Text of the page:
Our annual WITS Summit was held in Hood River, Oregon, this year and the attendance and enthusiasm were at their highest yet. The Columbia Gorge Arts in Education hosted the event, and participants came from organizations around the state, including Fishtrap, The Nature of Words, professor Marjorie Sandor and four students from Oregon State University’s MFA program, Wordstock, Writers in the Schools, Write Around Portland, Young Writers Association, and we had a special presentation by Sara Exposito, a professor at Lewis and Clark College.
In the morning, each organization shared what they’ve been working on over the past year. Nearly everyone spoke of having their contributed income from grants and endowments decrease, but at the same time a few had secured new sources of income and were expanding their programs and/or hiring staff. Many organizations had experimented with new strategies and residencies over the past year, and they shared their triumphs and challenges. Some orgs had more volunteers than they could use, while others were hoping to get more applicants for writers-in-residence programs (which is good news for Oregonian writers!). Overall, the day was filled with conversation about how arts education is adapting, growing, and doing phenomenal work despite financial challenges.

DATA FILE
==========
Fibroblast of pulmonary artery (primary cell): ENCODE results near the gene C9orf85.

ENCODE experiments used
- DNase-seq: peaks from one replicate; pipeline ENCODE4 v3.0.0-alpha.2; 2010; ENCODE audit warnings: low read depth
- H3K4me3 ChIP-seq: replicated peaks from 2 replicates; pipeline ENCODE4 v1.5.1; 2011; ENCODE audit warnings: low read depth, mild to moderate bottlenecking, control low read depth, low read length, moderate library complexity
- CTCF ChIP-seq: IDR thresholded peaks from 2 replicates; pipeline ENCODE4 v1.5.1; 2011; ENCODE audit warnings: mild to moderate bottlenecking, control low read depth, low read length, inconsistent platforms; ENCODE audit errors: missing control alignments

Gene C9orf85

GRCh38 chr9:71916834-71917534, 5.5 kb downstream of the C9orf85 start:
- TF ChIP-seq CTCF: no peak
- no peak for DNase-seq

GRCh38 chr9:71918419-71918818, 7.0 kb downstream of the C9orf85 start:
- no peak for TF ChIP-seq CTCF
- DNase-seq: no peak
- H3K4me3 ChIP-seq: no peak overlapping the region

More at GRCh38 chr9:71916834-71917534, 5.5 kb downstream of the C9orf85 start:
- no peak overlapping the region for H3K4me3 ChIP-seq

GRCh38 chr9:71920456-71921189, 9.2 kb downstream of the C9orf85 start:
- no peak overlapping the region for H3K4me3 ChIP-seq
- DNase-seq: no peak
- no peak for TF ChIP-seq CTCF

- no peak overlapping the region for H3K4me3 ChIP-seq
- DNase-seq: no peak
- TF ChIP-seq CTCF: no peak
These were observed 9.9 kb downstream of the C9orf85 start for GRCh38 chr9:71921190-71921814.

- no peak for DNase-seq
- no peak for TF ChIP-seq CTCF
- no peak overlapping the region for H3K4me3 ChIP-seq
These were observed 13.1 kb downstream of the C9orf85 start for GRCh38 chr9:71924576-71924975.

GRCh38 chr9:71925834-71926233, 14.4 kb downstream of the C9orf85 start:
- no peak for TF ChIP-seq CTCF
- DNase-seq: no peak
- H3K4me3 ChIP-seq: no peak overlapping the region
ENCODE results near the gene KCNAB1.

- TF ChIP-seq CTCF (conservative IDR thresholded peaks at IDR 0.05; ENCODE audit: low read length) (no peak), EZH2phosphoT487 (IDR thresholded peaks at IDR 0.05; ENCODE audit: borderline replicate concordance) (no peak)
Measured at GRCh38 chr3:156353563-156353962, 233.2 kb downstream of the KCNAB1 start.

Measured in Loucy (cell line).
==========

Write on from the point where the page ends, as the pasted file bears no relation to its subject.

Exposito’s presentation on teaching creative writing to Latina youth—or any marginalized student population—was insightful and touched on struggles that many artists-in-residence have faced. She shared her experiences with teaching writing, and the importance of creating a safe space for students to write in and finding mentors who care about the students.
As always, the exchange of ideas and strategies at the WITS Summit was invaluable. Many organizations are forging new partnerships in their communities, diversifying their funding streams, and raising awareness of the services they provide to their local communities. Some were exploring online writing courses to increase rural access. Others were doing teen writing camps, scholarships for students to writing retreats, monthly radio readings and themed classes for students. All were passionate about reaching out to all students, no matter their background or geographic location. It was nothing short of inspiring to hear how hard everyone works!
The highlight was hearing presenters share individual stories of how their work has changed lives. It was a good reminder of the importance of arts education and why everyone works so hard at their nonprofit or school. At the end of the day, it was great to feel connected to so many people who are actively working to nurture creativity throughout Oregon. Thanks to our presenters, our host, and all our participants. We’re excited to see what everyone accomplishes in the upcoming year!